Several control flow tasks (i.e. a Business Process task composed of several other tasks) are available that provide easier data looping and conditional constructs. The BP editor has also changed to reflect this structured flow.
The following new types can be used as parameters and variables in the Business Process editor.
- Dictionary: A collection containing key-value pairs.
- Tasks include: Create, Get, Has Key, Keys, Values, Put, Remove, and Size.
- List: A collection containing an ordered list of objects.
- Tasks include: Create, Get, Add, Remove, Last, and Size.
- JSON: Data that is structured in the JSON format.
- Tasks include: Read from Create, Type, Get, Set, To Dictionary, To List, and To StorageNode.
New tasks include:
For each: For each item in a list, a specified task is executed.
Do while: Executes a task while a specified condition is true. The specified task is executed before the condition is checked. This means that the specified task is always executed at least one time. Then the condition is checked. If the condition is true, then it executes again (then the condition is checked again). And so on.
While do: While a specified condition is true, a specified task is executed. The condition is initially checked before the given task is executed. This means that the condition is checked first before the task is performed. So, if the condition isn't immediately true, then the task is never executed.
If/Then/Else: (Shown here) If a given condition is true, a specified task will be executed in the “then” block. If the given condition is false, the specified task will be executed in the “else” block. In the example below, different Business Processes will execute based on the result of the initial “If” statement.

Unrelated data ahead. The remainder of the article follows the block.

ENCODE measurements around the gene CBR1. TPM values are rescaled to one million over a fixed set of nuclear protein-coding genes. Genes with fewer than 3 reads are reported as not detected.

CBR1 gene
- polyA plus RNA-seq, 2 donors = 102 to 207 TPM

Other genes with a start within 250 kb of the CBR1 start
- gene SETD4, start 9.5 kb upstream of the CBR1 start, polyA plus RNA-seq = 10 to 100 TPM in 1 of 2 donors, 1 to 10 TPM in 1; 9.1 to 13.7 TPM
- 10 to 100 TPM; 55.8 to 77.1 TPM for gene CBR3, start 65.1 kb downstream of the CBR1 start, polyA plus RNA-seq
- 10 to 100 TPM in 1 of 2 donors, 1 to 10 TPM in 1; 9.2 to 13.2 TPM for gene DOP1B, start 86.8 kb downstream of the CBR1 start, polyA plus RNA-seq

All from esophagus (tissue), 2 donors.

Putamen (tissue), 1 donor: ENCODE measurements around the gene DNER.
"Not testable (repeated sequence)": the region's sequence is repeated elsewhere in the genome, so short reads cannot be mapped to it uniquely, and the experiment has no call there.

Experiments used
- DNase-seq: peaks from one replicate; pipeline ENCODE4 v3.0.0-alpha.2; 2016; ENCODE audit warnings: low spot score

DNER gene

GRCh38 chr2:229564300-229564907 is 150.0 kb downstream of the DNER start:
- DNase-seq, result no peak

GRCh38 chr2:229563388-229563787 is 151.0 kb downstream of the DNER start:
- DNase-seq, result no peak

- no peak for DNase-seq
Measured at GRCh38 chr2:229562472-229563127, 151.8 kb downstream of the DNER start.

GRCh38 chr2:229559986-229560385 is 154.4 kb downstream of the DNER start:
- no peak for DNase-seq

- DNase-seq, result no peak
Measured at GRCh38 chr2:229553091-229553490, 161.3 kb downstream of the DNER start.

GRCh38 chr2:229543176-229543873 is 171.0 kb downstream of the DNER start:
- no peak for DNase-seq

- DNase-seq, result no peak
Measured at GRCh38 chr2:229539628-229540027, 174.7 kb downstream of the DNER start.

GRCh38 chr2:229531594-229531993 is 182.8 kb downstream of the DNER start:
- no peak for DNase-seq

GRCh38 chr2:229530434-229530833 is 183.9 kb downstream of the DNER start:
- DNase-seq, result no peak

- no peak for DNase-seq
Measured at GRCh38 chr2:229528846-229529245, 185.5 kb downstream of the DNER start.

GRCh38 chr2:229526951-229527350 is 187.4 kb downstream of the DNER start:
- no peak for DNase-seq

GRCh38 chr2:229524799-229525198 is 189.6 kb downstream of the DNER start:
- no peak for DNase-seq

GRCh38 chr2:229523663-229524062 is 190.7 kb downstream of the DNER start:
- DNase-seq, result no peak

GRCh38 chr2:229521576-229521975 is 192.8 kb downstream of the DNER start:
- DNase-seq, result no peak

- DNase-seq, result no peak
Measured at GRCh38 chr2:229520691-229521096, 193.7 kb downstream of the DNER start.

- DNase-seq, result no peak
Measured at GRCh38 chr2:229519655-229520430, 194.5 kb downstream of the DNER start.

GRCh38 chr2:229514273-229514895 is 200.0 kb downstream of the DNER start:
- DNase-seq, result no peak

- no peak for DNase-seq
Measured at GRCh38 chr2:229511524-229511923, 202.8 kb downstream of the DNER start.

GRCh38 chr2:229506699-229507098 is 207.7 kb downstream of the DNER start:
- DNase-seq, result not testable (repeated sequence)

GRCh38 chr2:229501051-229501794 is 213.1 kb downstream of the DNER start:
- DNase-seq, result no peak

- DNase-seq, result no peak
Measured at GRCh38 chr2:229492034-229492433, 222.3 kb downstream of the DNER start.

Using Pass/Fail Parameters with Control Flow tasks
Task labels and pass/fail parameters can still be still used to control the sequence of logic in a Business Process. While task labels and pass/fail parameters can be used at the control flow task level (If/Then/Else, for example) they cannot be used by the sub-tasks contained within control flow tasks themselves.
Force Step Failure task (typically used with If/Then/Else)
The Force Step Failure task can be used to force the entire step that it is contained within a control flow task to fail. When using control flow tasks, if a singular task does not complete successfully, the overall control flow task (If/Then/Else, for example) does not necessarily stop nor appear as failed in the Auditor. By using the Force Step Failure task, an optional error message can be provided when the task is executed (thereby providing better troubleshooting).
For example, in the Business Process below the Force Step Failure task has been included within a While Do task. If the ReadLocationsFA (File Adapter) task fails, then the entire step fails, and an error message can be made to appear in the Auditor.
Additional information on these Business Process enhancements can be found in the Designing Integration Solutions | Processing the Data | Business Processes section the Online User Guide or In-Product Help.